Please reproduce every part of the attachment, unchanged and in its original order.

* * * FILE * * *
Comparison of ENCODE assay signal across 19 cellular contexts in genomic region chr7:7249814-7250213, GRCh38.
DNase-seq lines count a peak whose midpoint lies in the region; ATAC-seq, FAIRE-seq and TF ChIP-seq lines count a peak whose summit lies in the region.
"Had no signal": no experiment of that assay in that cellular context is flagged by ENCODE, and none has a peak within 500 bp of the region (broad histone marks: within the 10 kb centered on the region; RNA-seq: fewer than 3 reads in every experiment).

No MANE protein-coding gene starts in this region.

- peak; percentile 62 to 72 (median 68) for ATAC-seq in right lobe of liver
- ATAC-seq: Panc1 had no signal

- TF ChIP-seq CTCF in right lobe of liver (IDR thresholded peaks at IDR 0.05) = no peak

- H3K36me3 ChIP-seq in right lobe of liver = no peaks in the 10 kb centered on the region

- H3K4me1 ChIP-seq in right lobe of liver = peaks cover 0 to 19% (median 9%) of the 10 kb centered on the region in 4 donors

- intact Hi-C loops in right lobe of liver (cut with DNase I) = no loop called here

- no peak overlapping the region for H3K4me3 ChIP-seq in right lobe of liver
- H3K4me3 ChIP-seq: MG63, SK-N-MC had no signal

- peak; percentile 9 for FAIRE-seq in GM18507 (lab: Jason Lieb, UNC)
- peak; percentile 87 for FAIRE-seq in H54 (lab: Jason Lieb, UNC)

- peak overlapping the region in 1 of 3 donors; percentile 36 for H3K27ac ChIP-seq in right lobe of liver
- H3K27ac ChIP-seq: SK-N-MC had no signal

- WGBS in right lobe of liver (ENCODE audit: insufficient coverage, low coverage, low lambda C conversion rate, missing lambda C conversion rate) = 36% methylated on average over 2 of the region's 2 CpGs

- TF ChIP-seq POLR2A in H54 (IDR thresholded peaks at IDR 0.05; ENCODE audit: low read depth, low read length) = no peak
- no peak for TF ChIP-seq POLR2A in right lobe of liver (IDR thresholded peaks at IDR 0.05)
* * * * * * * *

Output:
Comparison of ENCODE assay signal across 19 cellular contexts in genomic region chr7:7249814-7250213, GRCh38.
DNase-seq lines count a peak whose midpoint lies in the region; ATAC-seq, FAIRE-seq and TF ChIP-seq lines count a peak whose summit lies in the region.
"Had no signal": no experiment of that assay in that cellular context is flagged by ENCODE, and none has a peak within 500 bp of the region (broad histone marks: within the 10 kb centered on the region; RNA-seq: fewer than 3 reads in every experiment).

No MANE protein-coding gene starts in this region.

- peak; percentile 62 to 72 (median 68) for ATAC-seq in right lobe of liver
- ATAC-seq: Panc1 had no signal

- TF ChIP-seq CTCF in right lobe of liver (IDR thresholded peaks at IDR 0.05) = no peak

- H3K36me3 ChIP-seq in right lobe of liver = no peaks in the 10 kb centered on the region

- H3K4me1 ChIP-seq in right lobe of liver = peaks cover 0 to 19% (median 9%) of the 10 kb centered on the region in 4 donors

- intact Hi-C loops in right lobe of liver (cut with DNase I) = no loop called here

- no peak overlapping the region for H3K4me3 ChIP-seq in right lobe of liver
- H3K4me3 ChIP-seq: MG63, SK-N-MC had no signal

- peak; percentile 9 for FAIRE-seq in GM18507 (lab: Jason Lieb, UNC)
- peak; percentile 87 for FAIRE-seq in H54 (lab: Jason Lieb, UNC)

- peak overlapping the region in 1 of 3 donors; percentile 36 for H3K27ac ChIP-seq in right lobe of liver
- H3K27ac ChIP-seq: SK-N-MC had no signal

- WGBS in right lobe of liver (ENCODE audit: insufficient coverage, low coverage, low lambda C conversion rate, missing lambda C conversion rate) = 36% methylated on average over 2 of the region's 2 CpGs

- TF ChIP-seq POLR2A in H54 (IDR thresholded peaks at IDR 0.05; ENCODE audit: low read depth, low read length) = no peak
- no peak for TF ChIP-seq POLR2A in right lobe of liver (IDR thresholded peaks at IDR 0.05)